Even after all that, the quadcopter would still drift sideways. The fix for this is coolest part of his machine: an optical mouse with a different lens (to focus at infinity, not at a couple of mm from the sensor) is used to detect drift (you see the floor moving).

The current state of the project can be seen in this video.


[EDIT: s/gain/thrust/g]

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Thank you Emergent and alvaro, I will take some time tomorrow to digest both of your posts in detail! I have provided reputation to both of you for taking the time to provide some advice on this problem.

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@alvaro: Very cool; I've wanted to build a controller for one for a while...

You might be interested in this:

The solution that you developed with your friend sounds very similar to what the people over at Parrot also did with their AR.Drone; it uses a downward-facing camera, presumably with something like optical flow, to determine sideways motion, together with IMUs for attitude control and ultrasonic sensors for altitude. They're only $200 each (amazing, right?), with control over 802.11. Out-of-the-box, they act as APs, and the idea is that you'll connect to them with a smartphone which acts as a remote --- but, it turns out not to be so difficult to flash them to work in managed mode, in which case they just connect to a wireless router. This makes coordinating several of them easier, and also opens up possibilities like using WiFi extenders (like e.g. on a college/corporate campus) to extend range over a large area.

I just love that they're $200/ea and speak 802.11. :-)
(So, if you're in the market for some cheap quadrotors...)

The only possible downside (upside?) is that the low-level control is all taken care of; you're just feeding it references. This has been fine for our purposes, but would seriously get in the way of doing aggressive flight maneuvers (like Vijay Kumar is doing over at the GRASP Lab), and we haven't looked into getting low-level control of the motors.

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Oh, yes. We got my boss one of those Parrots for Christmas. It was very smooth, but it didn't last very long. I think my friend's design is sturdier: It has crashed many times and most of the time you just need to at most replace a propeller. And it has a certain back-to-the-future look that is way cooler. :)

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Oh, yes. We got my boss one of those Parrots for Christmas. It was very smooth, but it didn't last very long. I think my friend's design is sturdier: It has crashed many times and most of the time you just need to at most replace a propeller. And it has a certain back-to-the-future look that is way cooler. :)


Yeah, we're flying the AR.Drones indoors; I'm pretty sure they'd start falling apart if we took them outside....

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Some suggestions:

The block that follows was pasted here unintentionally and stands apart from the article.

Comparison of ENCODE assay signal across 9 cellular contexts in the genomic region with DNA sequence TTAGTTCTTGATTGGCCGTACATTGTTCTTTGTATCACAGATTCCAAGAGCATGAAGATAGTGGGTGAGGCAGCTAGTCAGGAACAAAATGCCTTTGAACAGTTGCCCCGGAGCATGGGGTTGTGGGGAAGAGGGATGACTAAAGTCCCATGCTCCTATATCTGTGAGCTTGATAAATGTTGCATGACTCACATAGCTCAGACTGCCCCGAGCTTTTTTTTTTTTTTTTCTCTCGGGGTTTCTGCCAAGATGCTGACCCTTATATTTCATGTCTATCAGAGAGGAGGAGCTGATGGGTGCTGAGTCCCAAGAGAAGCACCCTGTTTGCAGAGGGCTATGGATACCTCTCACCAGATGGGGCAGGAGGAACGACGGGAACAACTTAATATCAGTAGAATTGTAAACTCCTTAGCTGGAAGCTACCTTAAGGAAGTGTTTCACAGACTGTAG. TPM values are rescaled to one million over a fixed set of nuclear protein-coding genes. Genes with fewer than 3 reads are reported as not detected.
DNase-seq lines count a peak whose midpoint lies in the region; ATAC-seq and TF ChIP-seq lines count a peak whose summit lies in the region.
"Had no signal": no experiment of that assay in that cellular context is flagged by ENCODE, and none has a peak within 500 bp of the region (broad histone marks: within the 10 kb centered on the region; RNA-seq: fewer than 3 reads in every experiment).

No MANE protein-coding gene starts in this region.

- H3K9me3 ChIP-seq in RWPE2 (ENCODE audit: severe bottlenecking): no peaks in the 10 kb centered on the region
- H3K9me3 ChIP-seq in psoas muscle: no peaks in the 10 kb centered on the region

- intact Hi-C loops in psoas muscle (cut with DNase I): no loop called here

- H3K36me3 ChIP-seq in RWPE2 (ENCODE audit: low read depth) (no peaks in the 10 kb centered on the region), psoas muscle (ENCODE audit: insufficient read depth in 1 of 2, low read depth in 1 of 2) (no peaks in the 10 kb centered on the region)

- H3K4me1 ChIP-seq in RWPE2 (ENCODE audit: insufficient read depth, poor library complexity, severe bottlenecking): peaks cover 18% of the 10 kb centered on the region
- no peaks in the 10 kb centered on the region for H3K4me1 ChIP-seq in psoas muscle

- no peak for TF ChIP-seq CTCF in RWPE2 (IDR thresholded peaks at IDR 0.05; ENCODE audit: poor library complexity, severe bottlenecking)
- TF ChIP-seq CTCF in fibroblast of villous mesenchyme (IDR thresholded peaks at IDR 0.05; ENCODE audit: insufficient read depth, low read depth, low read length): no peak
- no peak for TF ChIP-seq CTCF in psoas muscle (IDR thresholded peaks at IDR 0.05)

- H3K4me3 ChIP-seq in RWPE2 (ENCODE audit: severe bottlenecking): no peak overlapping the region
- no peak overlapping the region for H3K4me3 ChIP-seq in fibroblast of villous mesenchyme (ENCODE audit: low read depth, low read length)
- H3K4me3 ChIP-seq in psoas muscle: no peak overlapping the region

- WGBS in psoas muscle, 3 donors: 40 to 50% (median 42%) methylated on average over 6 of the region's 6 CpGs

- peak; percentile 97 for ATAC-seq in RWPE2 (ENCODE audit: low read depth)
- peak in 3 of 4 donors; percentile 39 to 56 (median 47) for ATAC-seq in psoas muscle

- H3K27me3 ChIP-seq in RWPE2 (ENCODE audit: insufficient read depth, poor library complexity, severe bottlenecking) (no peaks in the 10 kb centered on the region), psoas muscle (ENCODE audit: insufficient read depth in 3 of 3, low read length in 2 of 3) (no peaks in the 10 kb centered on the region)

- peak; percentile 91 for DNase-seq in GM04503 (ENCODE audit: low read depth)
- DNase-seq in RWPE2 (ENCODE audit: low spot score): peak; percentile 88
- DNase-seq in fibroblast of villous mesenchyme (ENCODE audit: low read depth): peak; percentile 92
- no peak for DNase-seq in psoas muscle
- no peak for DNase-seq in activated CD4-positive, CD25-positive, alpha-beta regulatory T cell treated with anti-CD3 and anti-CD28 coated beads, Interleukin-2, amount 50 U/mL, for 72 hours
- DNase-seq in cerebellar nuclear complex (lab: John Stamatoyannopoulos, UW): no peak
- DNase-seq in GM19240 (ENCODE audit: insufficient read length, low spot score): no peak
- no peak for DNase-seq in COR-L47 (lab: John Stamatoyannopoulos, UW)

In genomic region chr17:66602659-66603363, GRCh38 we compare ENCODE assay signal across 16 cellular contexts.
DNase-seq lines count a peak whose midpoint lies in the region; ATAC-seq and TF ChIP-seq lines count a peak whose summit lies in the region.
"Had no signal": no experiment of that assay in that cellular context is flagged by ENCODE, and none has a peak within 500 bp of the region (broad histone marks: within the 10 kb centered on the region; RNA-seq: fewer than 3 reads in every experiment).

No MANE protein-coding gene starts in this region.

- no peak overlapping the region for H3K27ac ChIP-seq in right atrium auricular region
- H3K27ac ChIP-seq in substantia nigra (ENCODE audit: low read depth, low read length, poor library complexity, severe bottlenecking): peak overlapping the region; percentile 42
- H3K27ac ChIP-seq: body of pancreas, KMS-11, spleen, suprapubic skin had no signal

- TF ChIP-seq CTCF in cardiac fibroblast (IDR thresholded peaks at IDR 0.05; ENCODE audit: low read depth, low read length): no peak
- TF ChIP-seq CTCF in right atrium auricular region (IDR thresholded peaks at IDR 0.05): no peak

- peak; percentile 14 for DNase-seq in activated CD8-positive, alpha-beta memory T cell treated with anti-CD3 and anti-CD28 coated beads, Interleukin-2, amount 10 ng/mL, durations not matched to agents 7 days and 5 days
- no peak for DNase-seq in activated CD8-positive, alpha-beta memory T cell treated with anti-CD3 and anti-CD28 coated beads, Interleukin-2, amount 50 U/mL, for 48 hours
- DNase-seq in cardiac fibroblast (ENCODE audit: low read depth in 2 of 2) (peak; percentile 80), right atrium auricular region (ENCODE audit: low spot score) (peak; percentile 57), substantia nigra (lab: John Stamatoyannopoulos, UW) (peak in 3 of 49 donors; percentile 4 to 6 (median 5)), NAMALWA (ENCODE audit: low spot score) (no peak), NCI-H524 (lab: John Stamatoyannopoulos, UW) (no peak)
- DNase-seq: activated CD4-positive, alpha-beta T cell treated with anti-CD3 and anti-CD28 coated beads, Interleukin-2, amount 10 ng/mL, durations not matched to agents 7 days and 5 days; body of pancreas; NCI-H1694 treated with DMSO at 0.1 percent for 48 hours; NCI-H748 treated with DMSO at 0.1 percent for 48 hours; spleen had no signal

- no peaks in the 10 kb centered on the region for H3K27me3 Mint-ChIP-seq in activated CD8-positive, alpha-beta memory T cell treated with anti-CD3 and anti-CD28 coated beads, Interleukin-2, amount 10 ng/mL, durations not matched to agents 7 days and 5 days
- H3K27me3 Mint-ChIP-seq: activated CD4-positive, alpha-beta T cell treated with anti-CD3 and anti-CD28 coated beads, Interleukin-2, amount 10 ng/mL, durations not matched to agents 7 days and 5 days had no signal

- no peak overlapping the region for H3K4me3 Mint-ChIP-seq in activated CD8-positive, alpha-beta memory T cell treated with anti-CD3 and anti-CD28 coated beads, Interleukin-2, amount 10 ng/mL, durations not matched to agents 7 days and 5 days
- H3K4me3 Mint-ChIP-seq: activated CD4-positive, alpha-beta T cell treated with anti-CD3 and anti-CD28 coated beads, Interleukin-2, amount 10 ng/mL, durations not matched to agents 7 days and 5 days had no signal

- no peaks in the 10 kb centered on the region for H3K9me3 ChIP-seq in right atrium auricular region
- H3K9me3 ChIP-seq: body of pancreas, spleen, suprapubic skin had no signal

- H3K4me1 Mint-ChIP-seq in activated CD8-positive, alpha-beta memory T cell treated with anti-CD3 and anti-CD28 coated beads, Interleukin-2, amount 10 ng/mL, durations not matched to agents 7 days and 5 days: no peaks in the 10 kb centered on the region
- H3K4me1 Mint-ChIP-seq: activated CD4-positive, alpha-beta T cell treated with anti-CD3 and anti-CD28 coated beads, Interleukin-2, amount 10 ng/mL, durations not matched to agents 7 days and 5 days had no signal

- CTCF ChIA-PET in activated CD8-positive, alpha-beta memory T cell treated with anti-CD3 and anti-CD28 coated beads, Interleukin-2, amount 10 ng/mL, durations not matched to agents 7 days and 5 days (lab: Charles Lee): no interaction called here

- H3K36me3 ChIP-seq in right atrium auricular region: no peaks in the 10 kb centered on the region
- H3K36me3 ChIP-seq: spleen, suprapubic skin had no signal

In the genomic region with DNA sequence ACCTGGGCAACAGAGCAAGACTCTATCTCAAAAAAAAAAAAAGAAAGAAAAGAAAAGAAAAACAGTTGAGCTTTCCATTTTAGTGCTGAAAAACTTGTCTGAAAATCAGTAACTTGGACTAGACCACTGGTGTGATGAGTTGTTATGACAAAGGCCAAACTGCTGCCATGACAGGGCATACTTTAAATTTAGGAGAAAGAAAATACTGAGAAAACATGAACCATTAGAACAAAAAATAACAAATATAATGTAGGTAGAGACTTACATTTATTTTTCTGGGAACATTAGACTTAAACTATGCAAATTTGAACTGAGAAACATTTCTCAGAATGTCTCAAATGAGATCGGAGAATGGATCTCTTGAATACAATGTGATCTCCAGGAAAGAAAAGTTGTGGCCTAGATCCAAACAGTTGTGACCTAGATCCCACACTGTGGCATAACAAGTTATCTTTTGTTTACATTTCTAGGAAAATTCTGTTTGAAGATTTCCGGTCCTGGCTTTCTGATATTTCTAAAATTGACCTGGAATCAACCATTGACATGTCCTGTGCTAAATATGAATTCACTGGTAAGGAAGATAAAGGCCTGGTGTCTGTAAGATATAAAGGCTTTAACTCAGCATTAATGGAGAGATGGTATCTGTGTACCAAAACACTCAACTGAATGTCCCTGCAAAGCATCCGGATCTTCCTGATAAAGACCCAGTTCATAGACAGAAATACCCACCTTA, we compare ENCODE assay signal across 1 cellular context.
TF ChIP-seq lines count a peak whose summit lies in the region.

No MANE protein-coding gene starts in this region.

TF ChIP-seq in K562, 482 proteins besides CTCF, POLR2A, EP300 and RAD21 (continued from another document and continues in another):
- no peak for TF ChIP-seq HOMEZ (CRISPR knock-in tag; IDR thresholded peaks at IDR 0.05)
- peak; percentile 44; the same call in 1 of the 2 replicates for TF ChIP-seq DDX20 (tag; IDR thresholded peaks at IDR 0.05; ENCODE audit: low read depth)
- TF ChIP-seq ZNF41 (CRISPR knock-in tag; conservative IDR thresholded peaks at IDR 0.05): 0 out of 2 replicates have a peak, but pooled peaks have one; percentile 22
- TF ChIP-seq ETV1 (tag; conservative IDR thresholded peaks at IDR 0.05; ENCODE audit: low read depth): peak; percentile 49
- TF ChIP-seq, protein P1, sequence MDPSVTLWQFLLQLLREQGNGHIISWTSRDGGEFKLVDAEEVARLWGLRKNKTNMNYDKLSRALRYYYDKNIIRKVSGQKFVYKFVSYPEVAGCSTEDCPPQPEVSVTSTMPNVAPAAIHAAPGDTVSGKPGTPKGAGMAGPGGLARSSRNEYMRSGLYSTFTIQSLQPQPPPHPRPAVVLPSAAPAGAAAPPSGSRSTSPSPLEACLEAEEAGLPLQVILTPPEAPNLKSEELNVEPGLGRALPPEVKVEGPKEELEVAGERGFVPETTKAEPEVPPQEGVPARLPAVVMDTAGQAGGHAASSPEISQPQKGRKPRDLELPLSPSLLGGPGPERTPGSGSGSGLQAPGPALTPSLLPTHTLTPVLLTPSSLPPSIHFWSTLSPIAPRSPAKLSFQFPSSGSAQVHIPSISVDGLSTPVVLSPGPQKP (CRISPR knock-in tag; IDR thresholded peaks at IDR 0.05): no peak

1. Don't over complicate this, linear control is good enough for your application and what Emergent is talking about(GRASP lab was literally tenure worthy 20 years ago. Linear quadratic regulators (LQR) still dominate most aerospace applications and are purely linear controllers. Nonlinear controllers are amazing but a lot rely that you have a general idea of what the dynamics are going to look like or are very hard to understand unless you are researching them in academia.
  2. Create nested PID control, you first want to be able to command rates. After this create a PID controller for the attitudes that will send inputs to your rate controllers. Trust me, it makes your life much easier and rate command is something you'll need anyways.
  3. Dont forget about integration windup, have your older data decay off or else you will have drifting issues.
  4. Differentiating a signal is a bad idea most of the time. If there is noise in the sensor (and accelerometers are notorious for this) it will make it much worse. Try avoiding this by feeding pitch rates into the pitch attitude controller etc...

Just a preview of what is done in my lab:


Keep me posted on your progress! It's very interesting to see what people are doing with these quadrotors.

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Some suggestions:
  1. Don't over complicate this, linear control is good enough for your application and what Emergent is talking about(GRASP lab was literally tenure worthy 20 years ago. Linear quadratic regulators (LQR) still dominate most aerospace applications and are purely linear controllers. Nonlinear controllers are amazing but a lot rely that you have a general idea of what the dynamics are going to look like or are very hard to understand unless you are researching them in academia.
  2. Create nested PID control, you first want to be able to command rates. After this create a PID controller for the attitudes that will send inputs to your rate controllers. Trust me, it makes your life much easier and rate command is something you'll need anyways.
  3. Dont forget about integration windup, have your older data decay off or else you will have drifting issues.
  4. Differentiating a signal is a bad idea most of the time. If there is noise in the sensor (and accelerometers are notorious for this) it will make it much worse. Try avoiding this by feeding pitch rates into the pitch attitude controller etc...

Just a preview of what is done in my lab:
http://www.youtube.c...h?v=-vBhgF5rEIg

Keep me posted on your progress! It's very interesting to see what people are doing with these quadrotors.


Very nice advice! I think I have some really nice ideas now. I am holding off posting my current solution until I achieve the stability I would like, but I am actively implementing this advice into my code!